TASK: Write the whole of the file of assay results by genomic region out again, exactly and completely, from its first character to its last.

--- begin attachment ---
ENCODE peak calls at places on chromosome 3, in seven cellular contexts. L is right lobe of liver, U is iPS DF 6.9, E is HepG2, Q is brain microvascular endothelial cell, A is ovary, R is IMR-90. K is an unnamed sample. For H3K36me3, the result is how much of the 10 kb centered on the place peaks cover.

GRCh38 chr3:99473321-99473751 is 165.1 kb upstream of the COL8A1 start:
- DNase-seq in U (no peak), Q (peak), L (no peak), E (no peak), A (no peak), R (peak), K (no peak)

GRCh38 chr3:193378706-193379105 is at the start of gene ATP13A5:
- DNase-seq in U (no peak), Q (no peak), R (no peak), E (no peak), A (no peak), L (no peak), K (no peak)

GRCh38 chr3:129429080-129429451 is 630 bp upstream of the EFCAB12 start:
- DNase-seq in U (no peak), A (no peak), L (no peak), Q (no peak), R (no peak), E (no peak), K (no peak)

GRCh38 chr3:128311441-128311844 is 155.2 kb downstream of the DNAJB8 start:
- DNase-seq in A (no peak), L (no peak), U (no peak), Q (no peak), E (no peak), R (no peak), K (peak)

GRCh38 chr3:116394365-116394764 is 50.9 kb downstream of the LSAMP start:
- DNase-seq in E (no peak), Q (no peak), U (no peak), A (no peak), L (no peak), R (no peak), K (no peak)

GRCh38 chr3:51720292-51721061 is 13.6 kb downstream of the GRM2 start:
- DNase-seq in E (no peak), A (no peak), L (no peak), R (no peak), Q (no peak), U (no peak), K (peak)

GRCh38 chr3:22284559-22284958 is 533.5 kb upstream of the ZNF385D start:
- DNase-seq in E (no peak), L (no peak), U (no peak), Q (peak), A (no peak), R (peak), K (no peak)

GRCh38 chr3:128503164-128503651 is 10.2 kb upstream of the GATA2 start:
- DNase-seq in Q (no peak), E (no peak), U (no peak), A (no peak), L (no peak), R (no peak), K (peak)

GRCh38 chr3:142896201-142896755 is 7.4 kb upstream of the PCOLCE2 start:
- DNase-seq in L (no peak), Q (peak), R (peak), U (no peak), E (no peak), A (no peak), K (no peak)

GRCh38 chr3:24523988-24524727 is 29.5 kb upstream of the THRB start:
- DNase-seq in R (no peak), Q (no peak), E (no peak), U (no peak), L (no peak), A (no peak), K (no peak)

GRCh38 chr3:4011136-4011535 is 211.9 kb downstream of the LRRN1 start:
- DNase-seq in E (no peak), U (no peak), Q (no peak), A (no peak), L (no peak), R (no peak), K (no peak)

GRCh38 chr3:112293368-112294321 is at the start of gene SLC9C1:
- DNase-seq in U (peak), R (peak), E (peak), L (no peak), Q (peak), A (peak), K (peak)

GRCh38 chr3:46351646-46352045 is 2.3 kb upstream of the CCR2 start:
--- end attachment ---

ENCODE peak calls at places on chromosome 3, in seven cellular contexts. L is right lobe of liver, U is iPS DF 6.9, E is HepG2, Q is brain microvascular endothelial cell, A is ovary, R is IMR-90. K is an unnamed sample. For H3K36me3, the result is how much of the 10 kb centered on the place peaks cover.

GRCh38 chr3:99473321-99473751 is 165.1 kb upstream of the COL8A1 start:
- DNase-seq in U (no peak), Q (peak), L (no peak), E (no peak), A (no peak), R (peak), K (no peak)

GRCh38 chr3:193378706-193379105 is at the start of gene ATP13A5:
- DNase-seq in U (no peak), Q (no peak), R (no peak), E (no peak), A (no peak), L (no peak), K (no peak)

GRCh38 chr3:129429080-129429451 is 630 bp upstream of the EFCAB12 start:
- DNase-seq in U (no peak), A (no peak), L (no peak), Q (no peak), R (no peak), E (no peak), K (no peak)

GRCh38 chr3:128311441-128311844 is 155.2 kb downstream of the DNAJB8 start:
- DNase-seq in A (no peak), L (no peak), U (no peak), Q (no peak), E (no peak), R (no peak), K (peak)

GRCh38 chr3:116394365-116394764 is 50.9 kb downstream of the LSAMP start:
- DNase-seq in E (no peak), Q (no peak), U (no peak), A (no peak), L (no peak), R (no peak), K (no peak)

GRCh38 chr3:51720292-51721061 is 13.6 kb downstream of the GRM2 start:
- DNase-seq in E (no peak), A (no peak), L (no peak), R (no peak), Q (no peak), U (no peak), K (peak)

GRCh38 chr3:22284559-22284958 is 533.5 kb upstream of the ZNF385D start:
- DNase-seq in E (no peak), L (no peak), U (no peak), Q (peak), A (no peak), R (peak), K (no peak)

GRCh38 chr3:128503164-128503651 is 10.2 kb upstream of the GATA2 start:
- DNase-seq in Q (no peak), E (no peak), U (no peak), A (no peak), L (no peak), R (no peak), K (peak)

GRCh38 chr3:142896201-142896755 is 7.4 kb upstream of the PCOLCE2 start:
- DNase-seq in L (no peak), Q (peak), R (peak), U (no peak), E (no peak), A (no peak), K (no peak)

GRCh38 chr3:24523988-24524727 is 29.5 kb upstream of the THRB start:
- DNase-seq in R (no peak), Q (no peak), E (no peak), U (no peak), L (no peak), A (no peak), K (no peak)

GRCh38 chr3:4011136-4011535 is 211.9 kb downstream of the LRRN1 start:
- DNase-seq in E (no peak), U (no peak), Q (no peak), A (no peak), L (no peak), R (no peak), K (no peak)

GRCh38 chr3:112293368-112294321 is at the start of gene SLC9C1:
- DNase-seq in U (peak), R (peak), E (peak), L (no peak), Q (peak), A (peak), K (peak)

GRCh38 chr3:46351646-46352045 is 2.3 kb upstream of the CCR2 start: